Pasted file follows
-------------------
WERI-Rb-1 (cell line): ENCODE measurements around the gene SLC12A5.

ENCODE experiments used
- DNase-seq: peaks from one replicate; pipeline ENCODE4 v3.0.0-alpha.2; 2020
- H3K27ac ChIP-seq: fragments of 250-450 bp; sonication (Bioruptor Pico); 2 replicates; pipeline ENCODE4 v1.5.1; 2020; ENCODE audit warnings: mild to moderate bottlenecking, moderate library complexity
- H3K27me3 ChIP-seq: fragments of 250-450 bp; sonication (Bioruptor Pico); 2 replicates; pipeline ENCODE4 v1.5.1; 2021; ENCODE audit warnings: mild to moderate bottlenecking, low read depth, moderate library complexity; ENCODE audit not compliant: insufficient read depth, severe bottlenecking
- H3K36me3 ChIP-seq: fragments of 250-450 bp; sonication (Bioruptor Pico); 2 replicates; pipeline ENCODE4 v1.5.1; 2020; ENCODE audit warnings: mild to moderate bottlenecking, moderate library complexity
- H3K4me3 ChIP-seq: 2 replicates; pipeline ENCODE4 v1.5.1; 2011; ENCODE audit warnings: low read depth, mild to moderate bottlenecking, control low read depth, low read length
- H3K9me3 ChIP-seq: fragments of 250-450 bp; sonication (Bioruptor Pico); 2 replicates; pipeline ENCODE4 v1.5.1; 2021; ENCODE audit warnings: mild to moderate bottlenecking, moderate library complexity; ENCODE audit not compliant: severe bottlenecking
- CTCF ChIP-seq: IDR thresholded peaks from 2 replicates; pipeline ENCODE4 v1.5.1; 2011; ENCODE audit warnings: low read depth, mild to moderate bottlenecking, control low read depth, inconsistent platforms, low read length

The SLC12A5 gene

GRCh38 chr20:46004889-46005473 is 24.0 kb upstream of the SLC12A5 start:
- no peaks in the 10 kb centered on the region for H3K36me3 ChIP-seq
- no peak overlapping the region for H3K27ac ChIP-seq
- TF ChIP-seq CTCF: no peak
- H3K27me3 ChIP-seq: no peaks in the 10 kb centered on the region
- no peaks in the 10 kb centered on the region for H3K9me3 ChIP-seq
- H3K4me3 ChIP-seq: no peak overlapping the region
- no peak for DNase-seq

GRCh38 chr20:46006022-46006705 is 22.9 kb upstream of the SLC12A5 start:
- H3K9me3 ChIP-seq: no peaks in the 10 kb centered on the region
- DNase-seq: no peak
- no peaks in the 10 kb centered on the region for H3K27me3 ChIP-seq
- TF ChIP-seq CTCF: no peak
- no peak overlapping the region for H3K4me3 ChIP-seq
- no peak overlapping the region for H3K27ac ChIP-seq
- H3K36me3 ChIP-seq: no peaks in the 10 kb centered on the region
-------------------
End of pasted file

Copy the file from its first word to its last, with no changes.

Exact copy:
WERI-Rb-1 (cell line): ENCODE measurements around the gene SLC12A5.

ENCODE experiments used
- DNase-seq: peaks from one replicate; pipeline ENCODE4 v3.0.0-alpha.2; 2020
- H3K27ac ChIP-seq: fragments of 250-450 bp; sonication (Bioruptor Pico); 2 replicates; pipeline ENCODE4 v1.5.1; 2020; ENCODE audit warnings: mild to moderate bottlenecking, moderate library complexity
- H3K27me3 ChIP-seq: fragments of 250-450 bp; sonication (Bioruptor Pico); 2 replicates; pipeline ENCODE4 v1.5.1; 2021; ENCODE audit warnings: mild to moderate bottlenecking, low read depth, moderate library complexity; ENCODE audit not compliant: insufficient read depth, severe bottlenecking
- H3K36me3 ChIP-seq: fragments of 250-450 bp; sonication (Bioruptor Pico); 2 replicates; pipeline ENCODE4 v1.5.1; 2020; ENCODE audit warnings: mild to moderate bottlenecking, moderate library complexity
- H3K4me3 ChIP-seq: 2 replicates; pipeline ENCODE4 v1.5.1; 2011; ENCODE audit warnings: low read depth, mild to moderate bottlenecking, control low read depth, low read length
- H3K9me3 ChIP-seq: fragments of 250-450 bp; sonication (Bioruptor Pico); 2 replicates; pipeline ENCODE4 v1.5.1; 2021; ENCODE audit warnings: mild to moderate bottlenecking, moderate library complexity; ENCODE audit not compliant: severe bottlenecking
- CTCF ChIP-seq: IDR thresholded peaks from 2 replicates; pipeline ENCODE4 v1.5.1; 2011; ENCODE audit warnings: low read depth, mild to moderate bottlenecking, control low read depth, inconsistent platforms, low read length

The SLC12A5 gene

GRCh38 chr20:46004889-46005473 is 24.0 kb upstream of the SLC12A5 start:
- no peaks in the 10 kb centered on the region for H3K36me3 ChIP-seq
- no peak overlapping the region for H3K27ac ChIP-seq
- TF ChIP-seq CTCF: no peak
- H3K27me3 ChIP-seq: no peaks in the 10 kb centered on the region
- no peaks in the 10 kb centered on the region for H3K9me3 ChIP-seq
- H3K4me3 ChIP-seq: no peak overlapping the region
- no peak for DNase-seq

GRCh38 chr20:46006022-46006705 is 22.9 kb upstream of the SLC12A5 start:
- H3K9me3 ChIP-seq: no peaks in the 10 kb centered on the region
- DNase-seq: no peak
- no peaks in the 10 kb centered on the region for H3K27me3 ChIP-seq
- TF ChIP-seq CTCF: no peak
- no peak overlapping the region for H3K4me3 ChIP-seq
- no peak overlapping the region for H3K27ac ChIP-seq
- H3K36me3 ChIP-seq: no peaks in the 10 kb centered on the region